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Eurozone crisis live: Greek bailout talks due today

It’s Deja EU all over again as Greek PM Lucas Papademos prepares to meet with coalition leaders – talks delayed from yesterday

8.42am: Gary Jenkins of Swordfish Research points out that we are “finally entering the endgame”* of the Greek talks. The ECB’s agreement to cut a deal on its Greek bonds (see 8.33am) means “all the elements are in place” for a deal.

Jenkins writes:

With an election around the corner and protests against the severity and breadth of the cuts required the politicians want to show the electorate their mettle by pushing the deal to the wire, but ultimately it is difficult to see how they can do anything other than agree a deal.

After all, the alternative is a disorderly default which could lead to a much deeper economic depression and potential civil unrest.

* – a chess reference. Would that make Merkel and Sarkozy the queen and king (her the most powerful piece on the board, him trying to avoid being checkmated in the presidential election)? Not sure who the other pieces would be (clearly Fred Goodwin couldn’t be a knight!)

8.33am: An interesting development overnight – the European Central Bank has agreed to take part in the Greek debt restructuring.

Up to a point, anyway. The ECB is still refusing to join private creditors in a 70% haircut on the estimated €40bn of Greek debt on its books. However, it will exchange the Greek government bonds it purchased in the secondary market last year at a price below their face value (details here on the WSJ).

That will reduce Greece’s total liabilites. It also seems only fair, as the ECB would have acquired these bonds for something less than their full face value (as nervous creditors ditched their holdings). Analysts reckon the ECB probably got a 25% discount.

Elisabeth Afseth of Investic pointed out that the ECB will still not take an actual loss:

It seems the exchange would involve the ECB getting EFSF bonds (with a lower face value) in return for its Greek bonds with the EFSF selling the bonds back to Greece at the price it paid the ECB for them.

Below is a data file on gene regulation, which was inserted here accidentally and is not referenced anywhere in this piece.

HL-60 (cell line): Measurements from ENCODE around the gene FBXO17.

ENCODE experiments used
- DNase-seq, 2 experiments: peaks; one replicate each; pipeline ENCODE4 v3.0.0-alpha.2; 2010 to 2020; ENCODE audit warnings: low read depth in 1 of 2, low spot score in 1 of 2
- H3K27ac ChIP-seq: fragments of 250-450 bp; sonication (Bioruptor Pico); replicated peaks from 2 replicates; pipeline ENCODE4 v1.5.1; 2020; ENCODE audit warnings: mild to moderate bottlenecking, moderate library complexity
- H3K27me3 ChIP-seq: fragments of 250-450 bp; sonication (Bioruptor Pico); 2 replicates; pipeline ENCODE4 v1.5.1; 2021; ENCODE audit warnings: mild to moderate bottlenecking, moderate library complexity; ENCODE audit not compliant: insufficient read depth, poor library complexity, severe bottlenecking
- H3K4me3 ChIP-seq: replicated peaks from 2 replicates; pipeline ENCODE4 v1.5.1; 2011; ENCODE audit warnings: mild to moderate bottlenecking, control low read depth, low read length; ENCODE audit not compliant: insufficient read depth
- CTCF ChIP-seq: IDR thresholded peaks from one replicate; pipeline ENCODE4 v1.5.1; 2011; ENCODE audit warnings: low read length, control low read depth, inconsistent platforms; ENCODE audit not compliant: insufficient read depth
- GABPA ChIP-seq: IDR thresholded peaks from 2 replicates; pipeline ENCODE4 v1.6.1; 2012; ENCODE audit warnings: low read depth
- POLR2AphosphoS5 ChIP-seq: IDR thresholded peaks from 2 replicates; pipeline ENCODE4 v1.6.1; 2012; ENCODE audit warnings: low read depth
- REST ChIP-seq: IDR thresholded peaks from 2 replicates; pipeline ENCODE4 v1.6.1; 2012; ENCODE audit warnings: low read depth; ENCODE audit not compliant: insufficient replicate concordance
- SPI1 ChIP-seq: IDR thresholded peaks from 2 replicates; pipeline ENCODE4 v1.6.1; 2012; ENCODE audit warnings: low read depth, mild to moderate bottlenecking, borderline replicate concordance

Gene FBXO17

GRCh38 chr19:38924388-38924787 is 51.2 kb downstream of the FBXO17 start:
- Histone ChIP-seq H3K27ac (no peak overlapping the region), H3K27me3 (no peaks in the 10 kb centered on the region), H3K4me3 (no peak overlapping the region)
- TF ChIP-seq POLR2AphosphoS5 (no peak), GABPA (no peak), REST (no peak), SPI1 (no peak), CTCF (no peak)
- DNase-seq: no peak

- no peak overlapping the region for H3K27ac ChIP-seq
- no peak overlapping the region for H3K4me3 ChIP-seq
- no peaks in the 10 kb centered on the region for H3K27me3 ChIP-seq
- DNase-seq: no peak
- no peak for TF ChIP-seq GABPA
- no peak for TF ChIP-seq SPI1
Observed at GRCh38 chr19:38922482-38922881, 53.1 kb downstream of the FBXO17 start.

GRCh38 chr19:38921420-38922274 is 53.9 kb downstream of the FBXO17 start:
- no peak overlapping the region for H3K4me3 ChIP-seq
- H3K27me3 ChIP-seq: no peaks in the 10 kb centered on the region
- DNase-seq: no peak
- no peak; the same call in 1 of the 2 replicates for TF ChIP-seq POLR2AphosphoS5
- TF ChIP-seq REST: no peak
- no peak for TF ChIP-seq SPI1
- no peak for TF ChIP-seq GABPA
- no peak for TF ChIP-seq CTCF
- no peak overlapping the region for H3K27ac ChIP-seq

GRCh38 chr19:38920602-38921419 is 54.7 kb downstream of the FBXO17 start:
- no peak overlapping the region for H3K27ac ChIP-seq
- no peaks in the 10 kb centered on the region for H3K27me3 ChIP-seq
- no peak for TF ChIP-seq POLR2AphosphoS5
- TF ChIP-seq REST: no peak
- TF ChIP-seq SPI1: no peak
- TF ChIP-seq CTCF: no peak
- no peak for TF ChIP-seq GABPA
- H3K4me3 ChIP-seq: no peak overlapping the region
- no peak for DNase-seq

This could free up around €10bn — valuable, as there are fears that Greece’s second bailout is around €15bn too small, and should be increased to €145bn.

8.22am: New polling data released this morning shows that the Greek people are losing faith in the political leaders.

A survey by Kathimerini/Skai found that 91% of people believe the country is ‘following the wrong track’, with 13% believing that Greece is no longer a functioning democracy [having seen a former European Central Bank vice president installed as their prime minister).

However, 70% of those polled believe it would be a mistake to return to the drachma, suggesting that they still support membership of the eurozone.

The poll also found that Lucas Papademos's approval rating has dropped to 46%, from 55% last November.

Seperate polling from Greece has shown that New Democracy would win the most votes in an election, but probably not enough for an outright majority. Support for Pasok – which was in power until last November – has plummeted.

7.58am: The postponement of last night's talks is being blamed on a problem with delayed paperwork, which didn't give the three coalition leaders enough time to prepare for last night's crunch meeting.

As we blogged yesterday, the draft agreement was due to be translated into Greek -- to allow George Karatzaferis of the Laos party to read it.

A reminder: Antonis Samaras of New Democracy, George Papademos of Pasok and Karatzaferis represent the three major Greek political parties, who form the coalition government run by technocratic PM Lucas Papademos since last November.

They are being asked to sign up to new austerity measures in return for a second Greek bailout, worth €130bn [which was agreed in principle back in October]. Those measures include billions of euros in government spending reductions, and cuts to pensions and wages.

Those measures are deeply unpopular in Greece – as demonstrated by yesterday’s general strike and marches in Athens.

Greek newspaper Ekathimerini is reporting that Papandreou refuses to accept cuts to the basic pension, while New Democracy would not allow the minumum wage to be cut for existing workers (rather than new hires). With elections looking, all sides are focused on political considerations.
http://ekathimerini.com

7.44am: Here’s today’s agenda:

The Greek bailout talks — they are due to start at 10am 11am GMT / noon 1pm local time (but could slip….)
Greek cabinet meets tonight to approve the draft agreement (assuming the three party leaders agree).
French budget balance – 7.45am GMT
Spanish industrial output – 8am GMT
Bank of England begins two-day monetary policy committee meeting

In the bond markets, Germany is aiming to sell €4bn of five-year bobls, and the US is also auctioning 10-year Treasuries tonight.

7.40am: Good morning all, and welcome to another day of rolling coverage of the eurozone crisis.

Later today, Greek PM Lucas Papademos will hold talks with the leaders of Greece’s three political parties over the country’s second bailout. That sounds terribly familiar, doesn’t it? These are the talks that were scheduled to take place last night – but were once again postponed until today.

Deja vu? Deja EU, more like.

On the economic front, we have trade data from Germany to digest, along with France’s latest budget balance and industrial output from Spain.

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